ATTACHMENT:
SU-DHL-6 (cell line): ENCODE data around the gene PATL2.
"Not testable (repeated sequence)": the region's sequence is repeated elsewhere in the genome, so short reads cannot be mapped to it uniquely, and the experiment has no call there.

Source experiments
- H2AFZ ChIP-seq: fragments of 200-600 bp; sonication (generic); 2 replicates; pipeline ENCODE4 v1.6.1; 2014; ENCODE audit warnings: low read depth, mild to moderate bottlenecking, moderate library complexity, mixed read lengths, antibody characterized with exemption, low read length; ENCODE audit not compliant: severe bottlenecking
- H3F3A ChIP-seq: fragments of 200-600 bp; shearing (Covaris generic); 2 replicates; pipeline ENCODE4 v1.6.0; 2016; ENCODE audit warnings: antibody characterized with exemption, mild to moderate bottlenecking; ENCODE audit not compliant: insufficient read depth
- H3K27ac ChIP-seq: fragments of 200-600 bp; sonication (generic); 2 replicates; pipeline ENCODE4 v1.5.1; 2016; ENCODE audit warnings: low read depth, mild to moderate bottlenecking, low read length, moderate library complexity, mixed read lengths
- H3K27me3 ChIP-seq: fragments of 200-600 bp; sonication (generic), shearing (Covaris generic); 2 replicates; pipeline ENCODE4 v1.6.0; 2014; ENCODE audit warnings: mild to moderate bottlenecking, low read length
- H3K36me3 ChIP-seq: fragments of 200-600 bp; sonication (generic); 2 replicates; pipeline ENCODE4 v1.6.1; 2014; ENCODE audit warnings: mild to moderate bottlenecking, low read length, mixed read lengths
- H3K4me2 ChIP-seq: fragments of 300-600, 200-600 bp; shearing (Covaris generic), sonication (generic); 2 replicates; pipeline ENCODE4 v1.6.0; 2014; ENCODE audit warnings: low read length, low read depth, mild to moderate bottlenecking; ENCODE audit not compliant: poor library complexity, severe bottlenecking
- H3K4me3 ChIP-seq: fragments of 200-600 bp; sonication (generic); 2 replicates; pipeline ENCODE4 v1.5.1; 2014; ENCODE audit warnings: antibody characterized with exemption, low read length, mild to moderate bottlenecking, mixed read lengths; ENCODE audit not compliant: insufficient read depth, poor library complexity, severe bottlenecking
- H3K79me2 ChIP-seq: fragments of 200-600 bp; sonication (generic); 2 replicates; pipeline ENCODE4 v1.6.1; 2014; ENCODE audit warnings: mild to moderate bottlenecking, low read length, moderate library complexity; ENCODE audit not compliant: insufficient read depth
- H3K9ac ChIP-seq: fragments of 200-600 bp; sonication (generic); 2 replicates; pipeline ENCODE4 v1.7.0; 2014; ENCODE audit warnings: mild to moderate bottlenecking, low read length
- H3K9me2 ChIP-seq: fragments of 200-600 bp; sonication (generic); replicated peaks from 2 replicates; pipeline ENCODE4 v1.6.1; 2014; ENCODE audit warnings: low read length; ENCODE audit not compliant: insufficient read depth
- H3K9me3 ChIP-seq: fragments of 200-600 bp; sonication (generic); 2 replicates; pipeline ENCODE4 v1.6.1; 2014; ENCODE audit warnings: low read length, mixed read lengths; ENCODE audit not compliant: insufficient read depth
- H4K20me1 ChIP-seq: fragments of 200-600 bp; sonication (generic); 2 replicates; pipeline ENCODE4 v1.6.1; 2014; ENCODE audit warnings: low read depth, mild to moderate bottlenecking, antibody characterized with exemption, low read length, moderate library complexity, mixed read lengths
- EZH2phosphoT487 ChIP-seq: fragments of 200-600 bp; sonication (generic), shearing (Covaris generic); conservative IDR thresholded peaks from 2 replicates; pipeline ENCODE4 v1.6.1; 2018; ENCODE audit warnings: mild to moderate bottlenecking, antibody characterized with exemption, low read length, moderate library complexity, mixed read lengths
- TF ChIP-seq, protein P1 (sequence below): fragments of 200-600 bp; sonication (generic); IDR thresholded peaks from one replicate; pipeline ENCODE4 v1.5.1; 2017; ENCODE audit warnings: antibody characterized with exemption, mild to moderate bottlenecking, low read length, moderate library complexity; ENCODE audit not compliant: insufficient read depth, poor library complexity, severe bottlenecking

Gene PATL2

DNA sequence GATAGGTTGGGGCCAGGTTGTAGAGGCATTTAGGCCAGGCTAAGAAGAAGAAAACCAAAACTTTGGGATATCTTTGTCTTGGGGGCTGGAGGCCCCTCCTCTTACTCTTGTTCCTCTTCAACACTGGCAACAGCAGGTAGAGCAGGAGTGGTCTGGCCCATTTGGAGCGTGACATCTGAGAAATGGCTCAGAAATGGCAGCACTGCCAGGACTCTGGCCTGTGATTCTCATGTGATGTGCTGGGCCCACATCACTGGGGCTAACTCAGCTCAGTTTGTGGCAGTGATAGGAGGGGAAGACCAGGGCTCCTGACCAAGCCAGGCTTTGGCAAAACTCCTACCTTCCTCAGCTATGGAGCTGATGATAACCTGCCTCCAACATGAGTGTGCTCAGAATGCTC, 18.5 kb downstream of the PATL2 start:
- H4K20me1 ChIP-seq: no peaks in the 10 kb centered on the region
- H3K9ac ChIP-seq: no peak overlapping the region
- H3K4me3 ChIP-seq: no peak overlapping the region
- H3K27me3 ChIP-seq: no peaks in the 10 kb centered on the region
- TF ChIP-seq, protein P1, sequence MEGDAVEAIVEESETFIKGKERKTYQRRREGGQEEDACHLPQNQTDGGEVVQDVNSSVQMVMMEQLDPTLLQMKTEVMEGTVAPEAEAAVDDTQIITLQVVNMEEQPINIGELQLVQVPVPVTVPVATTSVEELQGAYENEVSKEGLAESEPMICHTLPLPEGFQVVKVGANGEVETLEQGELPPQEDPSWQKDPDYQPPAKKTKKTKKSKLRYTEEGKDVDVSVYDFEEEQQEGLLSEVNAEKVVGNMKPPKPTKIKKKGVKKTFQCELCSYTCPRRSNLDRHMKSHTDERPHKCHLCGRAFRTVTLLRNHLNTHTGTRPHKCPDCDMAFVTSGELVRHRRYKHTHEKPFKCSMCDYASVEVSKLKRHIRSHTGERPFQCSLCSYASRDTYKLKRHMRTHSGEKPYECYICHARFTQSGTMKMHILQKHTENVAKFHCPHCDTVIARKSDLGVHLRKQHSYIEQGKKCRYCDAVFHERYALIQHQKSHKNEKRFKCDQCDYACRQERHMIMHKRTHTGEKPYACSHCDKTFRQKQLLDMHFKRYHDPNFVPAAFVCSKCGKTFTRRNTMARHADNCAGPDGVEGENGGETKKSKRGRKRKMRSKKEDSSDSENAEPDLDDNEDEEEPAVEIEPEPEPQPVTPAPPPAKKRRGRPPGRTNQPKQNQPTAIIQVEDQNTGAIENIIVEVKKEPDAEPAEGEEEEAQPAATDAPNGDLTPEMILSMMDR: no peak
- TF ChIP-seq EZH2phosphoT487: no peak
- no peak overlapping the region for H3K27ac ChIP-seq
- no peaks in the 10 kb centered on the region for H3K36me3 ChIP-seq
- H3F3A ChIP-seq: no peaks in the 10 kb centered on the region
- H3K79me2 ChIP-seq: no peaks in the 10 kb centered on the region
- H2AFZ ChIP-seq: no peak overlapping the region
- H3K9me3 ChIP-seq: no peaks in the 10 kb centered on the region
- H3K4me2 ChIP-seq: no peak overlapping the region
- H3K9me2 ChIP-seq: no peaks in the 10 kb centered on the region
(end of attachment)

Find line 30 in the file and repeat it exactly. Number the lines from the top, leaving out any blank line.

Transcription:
- H2AFZ ChIP-seq: no peak overlapping the region